The spiritual shift I mentioned earlier directly lead me to a school of ancient wisdom where I’m currently a student. The disciplines I’ve engaged in have produced access to states and information that I’d like to articulate at some point… I am changed so naturally the creative output changes whether my previous readership likes it or not. This is decidedly a new incarnation and my desire is to make known the unknown rather than circle familiar territory. I was guilty previously of presenting a selective view of myself, really playing to a darker aesthetic because it corresponded with the kind of subcultural scene I was writing for. It was always my intention to explore and report on those areas, then withdraw unaffected, but that isn’t what happened… As William Blake said, ‘expect poison from the standing water.’

John Wisniewski: Why do you think so many read and study the writings of writers like Burroughs, Crowley and other literary outlaws?

I find it harder to understand why someone wouldn’t. Ultimately, these concern perennial questions regarding the nature of existence. Outlaws, rebels, ‘villains’ of various types have always been catalysts and agents of disruption and change; have disturbed consensus thought and the status quo. Those similarly dissatisfied, who feel ‘different’ or somewhat alienated from mainstream society and its matrix, who feel a sense of internal urgency, naturally feel drawn to such figures, who in turn help them to find their own voices. For me it has always been an essentially spiritual calling. I perceive Burroughs as a magus, rather than intellectually.  A magus is also sometimes referred to as a trickster and tricksters would certainly be relevant in an historical context. These kind of figures have and always will be with us, the issue that concerns me at the moment is freedom of speech and whether these kind of ‘controversial’ and nonconformist views are going to be heard. Giordano Bruno, for example, was burned at the stake in Rome in 1600 and some of the behaviour I’m seeing recently isn’t too far removed from that kind of mentality.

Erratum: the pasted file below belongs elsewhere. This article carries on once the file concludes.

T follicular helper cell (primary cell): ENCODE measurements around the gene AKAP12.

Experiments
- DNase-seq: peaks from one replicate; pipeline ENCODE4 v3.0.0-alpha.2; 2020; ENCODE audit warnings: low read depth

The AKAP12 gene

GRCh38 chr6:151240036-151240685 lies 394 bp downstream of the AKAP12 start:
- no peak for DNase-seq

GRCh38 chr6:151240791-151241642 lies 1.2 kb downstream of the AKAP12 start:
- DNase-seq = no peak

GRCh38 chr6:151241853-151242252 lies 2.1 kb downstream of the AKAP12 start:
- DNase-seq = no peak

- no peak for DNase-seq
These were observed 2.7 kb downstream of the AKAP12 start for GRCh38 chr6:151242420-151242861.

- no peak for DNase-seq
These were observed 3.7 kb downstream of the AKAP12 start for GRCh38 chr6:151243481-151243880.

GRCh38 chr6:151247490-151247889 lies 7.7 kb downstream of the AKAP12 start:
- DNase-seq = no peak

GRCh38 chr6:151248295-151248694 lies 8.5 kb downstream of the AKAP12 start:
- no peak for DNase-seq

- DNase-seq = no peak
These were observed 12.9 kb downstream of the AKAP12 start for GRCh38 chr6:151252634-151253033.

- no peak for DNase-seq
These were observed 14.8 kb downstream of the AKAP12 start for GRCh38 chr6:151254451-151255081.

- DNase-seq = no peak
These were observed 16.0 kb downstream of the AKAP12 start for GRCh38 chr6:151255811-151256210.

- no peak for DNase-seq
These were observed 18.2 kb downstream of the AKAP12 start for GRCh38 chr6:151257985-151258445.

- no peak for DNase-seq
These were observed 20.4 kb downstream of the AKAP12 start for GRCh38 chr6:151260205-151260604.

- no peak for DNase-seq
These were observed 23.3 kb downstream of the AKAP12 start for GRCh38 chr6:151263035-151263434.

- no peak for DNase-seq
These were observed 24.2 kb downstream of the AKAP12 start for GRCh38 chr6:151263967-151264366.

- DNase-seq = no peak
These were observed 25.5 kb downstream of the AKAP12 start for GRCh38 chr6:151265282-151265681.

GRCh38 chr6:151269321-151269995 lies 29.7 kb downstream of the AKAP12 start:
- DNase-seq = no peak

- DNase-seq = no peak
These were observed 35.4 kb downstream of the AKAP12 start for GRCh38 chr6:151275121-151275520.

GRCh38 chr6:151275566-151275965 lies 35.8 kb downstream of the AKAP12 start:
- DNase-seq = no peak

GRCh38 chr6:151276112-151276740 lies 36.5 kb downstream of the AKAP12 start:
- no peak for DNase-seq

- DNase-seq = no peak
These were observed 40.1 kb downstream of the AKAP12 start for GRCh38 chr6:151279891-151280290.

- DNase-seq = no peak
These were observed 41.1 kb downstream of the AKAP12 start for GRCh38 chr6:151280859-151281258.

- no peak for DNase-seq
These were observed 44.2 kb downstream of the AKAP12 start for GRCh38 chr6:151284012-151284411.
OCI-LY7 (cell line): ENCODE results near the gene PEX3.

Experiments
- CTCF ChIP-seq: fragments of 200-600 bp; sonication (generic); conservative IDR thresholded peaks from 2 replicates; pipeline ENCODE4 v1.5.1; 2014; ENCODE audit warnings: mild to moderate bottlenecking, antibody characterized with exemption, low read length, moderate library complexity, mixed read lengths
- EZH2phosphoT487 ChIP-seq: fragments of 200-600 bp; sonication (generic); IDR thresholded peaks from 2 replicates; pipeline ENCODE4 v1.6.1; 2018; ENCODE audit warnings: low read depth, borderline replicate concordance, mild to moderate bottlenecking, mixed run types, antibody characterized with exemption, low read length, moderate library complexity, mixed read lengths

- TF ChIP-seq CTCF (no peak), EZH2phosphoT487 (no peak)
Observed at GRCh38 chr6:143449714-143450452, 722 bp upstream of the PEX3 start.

Click here To buy the “Purple Rain” Coloring Book on

A.D. Hitchin is a writer and editor whose work spans both the commercial and the counterculture. He began his career on the avant-garde scene and his use of the cut-up method has been discussed by academia and appeared in many magazines, websites and publications, culminating in co-editing the CUT UP! anthology, the first of its kind. Hitchin marked his move away from more cryptic, abstract work with the publication of CONSENSUAL in 2016, described by one reviewer as ‘reading for the end of the world’. Hitchin has performed at various London galleries, including the Underdog Gallery and The Horse Hospital, where he also exhibited and sold his artwork. Commercially Hitchin works with publishers in a variety of areas, including acquisitions, structural editing and ghostwriting. His most recent work includes writing the text for Prince: Purple Reign, a colouring book-cum-biography, released on Plexus Books in December 2017.